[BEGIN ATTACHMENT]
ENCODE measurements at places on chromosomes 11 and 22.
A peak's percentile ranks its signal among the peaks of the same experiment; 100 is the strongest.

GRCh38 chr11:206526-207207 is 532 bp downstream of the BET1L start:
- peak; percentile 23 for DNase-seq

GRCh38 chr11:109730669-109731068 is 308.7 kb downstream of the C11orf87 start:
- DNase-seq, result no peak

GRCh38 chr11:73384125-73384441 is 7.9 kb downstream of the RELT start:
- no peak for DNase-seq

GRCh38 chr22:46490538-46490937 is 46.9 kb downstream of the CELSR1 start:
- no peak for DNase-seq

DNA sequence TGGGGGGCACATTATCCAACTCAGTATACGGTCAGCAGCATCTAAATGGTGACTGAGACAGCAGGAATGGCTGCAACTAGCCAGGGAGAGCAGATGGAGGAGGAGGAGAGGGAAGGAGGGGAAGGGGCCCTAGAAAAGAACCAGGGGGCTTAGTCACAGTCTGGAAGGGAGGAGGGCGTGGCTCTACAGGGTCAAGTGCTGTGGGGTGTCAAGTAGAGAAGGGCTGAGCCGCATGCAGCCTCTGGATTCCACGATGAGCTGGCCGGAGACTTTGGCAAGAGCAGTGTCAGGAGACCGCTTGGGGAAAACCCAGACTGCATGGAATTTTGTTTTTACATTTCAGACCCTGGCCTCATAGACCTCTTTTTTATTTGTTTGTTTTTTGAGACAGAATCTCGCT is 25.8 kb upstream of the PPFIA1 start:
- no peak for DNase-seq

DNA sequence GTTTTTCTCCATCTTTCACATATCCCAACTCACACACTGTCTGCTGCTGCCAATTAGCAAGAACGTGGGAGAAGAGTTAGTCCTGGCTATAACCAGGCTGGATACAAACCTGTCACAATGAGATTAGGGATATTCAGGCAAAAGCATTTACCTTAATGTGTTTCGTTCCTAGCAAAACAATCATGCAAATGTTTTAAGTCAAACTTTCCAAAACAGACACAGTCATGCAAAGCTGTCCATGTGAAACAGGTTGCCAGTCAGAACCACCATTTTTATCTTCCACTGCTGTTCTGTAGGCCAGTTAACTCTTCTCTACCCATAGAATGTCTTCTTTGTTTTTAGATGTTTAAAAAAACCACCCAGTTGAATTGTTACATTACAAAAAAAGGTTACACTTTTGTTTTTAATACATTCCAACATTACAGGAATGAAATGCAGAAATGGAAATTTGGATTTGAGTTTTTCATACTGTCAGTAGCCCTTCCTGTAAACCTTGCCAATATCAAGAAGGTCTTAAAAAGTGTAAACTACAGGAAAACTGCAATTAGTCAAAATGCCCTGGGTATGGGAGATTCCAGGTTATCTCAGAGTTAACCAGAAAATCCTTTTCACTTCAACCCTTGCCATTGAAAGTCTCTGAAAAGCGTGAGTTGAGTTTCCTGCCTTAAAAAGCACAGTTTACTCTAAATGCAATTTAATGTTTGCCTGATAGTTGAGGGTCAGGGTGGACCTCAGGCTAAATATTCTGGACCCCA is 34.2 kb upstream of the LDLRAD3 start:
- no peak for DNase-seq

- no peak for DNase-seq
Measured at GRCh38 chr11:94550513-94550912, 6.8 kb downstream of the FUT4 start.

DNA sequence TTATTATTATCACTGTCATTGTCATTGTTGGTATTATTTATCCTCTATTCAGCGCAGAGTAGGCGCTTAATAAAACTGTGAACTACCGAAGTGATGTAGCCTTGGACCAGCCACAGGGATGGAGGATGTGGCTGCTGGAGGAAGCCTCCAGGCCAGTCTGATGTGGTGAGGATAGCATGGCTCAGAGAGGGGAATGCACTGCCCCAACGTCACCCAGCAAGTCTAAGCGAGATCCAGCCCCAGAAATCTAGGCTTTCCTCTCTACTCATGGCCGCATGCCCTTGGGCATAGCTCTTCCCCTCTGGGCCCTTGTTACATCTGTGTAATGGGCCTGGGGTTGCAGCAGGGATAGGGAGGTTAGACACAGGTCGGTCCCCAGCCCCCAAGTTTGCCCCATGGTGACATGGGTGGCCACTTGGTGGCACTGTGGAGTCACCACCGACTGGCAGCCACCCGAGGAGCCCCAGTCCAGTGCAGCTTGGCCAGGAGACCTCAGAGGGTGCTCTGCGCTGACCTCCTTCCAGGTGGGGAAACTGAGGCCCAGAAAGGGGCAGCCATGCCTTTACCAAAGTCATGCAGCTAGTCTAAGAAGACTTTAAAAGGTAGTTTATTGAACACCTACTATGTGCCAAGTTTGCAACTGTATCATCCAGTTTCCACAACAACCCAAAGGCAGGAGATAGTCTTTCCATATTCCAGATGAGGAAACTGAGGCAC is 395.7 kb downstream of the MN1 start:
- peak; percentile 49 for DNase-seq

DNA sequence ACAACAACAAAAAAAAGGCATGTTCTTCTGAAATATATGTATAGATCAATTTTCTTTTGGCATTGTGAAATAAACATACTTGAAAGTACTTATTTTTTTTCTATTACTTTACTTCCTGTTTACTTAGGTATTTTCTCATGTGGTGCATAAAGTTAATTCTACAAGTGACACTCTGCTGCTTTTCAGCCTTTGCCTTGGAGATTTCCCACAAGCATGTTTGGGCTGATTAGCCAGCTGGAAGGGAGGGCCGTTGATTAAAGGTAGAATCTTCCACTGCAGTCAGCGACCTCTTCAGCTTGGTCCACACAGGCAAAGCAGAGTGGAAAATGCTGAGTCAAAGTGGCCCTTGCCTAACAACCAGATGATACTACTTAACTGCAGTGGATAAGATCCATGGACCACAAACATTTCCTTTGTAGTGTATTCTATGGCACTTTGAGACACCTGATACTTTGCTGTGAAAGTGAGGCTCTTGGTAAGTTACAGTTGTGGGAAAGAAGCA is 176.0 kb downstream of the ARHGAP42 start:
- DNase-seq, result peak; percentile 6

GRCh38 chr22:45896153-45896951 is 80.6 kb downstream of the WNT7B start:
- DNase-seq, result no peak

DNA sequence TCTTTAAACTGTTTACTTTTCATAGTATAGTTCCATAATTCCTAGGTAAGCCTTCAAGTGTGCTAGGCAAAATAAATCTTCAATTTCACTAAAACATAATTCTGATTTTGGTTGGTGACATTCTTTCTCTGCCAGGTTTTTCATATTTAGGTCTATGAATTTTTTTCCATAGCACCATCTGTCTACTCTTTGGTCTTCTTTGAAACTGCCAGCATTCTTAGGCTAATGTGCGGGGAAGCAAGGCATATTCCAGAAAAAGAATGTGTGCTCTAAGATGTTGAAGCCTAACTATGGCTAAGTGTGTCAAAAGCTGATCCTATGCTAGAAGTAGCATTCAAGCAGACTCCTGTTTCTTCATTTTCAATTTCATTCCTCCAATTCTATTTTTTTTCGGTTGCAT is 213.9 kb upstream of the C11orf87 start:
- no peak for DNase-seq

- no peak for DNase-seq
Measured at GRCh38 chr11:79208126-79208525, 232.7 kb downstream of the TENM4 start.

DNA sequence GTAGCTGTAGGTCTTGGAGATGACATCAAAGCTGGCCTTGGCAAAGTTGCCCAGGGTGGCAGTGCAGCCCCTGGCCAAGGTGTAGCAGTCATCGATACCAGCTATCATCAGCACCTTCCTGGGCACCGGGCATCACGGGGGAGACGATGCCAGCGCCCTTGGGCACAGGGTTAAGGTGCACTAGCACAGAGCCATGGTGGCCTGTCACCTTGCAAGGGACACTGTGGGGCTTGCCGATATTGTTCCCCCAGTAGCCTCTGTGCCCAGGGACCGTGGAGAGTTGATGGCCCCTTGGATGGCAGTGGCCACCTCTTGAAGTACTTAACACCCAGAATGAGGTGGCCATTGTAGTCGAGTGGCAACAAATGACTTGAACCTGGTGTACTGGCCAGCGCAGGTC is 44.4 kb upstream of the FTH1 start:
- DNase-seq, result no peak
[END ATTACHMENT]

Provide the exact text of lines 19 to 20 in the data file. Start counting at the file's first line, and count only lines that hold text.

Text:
DNA sequence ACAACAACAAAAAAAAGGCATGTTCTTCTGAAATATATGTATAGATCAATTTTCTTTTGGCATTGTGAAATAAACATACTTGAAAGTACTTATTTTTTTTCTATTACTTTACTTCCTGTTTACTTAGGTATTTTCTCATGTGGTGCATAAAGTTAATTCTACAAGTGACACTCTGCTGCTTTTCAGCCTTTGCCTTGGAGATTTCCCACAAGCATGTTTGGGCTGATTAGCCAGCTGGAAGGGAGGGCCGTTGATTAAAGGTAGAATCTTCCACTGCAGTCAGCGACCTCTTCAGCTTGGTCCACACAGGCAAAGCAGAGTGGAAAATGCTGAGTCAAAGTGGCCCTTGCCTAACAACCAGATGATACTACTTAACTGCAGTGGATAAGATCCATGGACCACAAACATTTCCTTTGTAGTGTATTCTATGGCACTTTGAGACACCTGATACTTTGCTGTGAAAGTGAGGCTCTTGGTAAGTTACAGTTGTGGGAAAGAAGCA is 176.0 kb downstream of the ARHGAP42 start:
- DNase-seq, result peak; percentile 6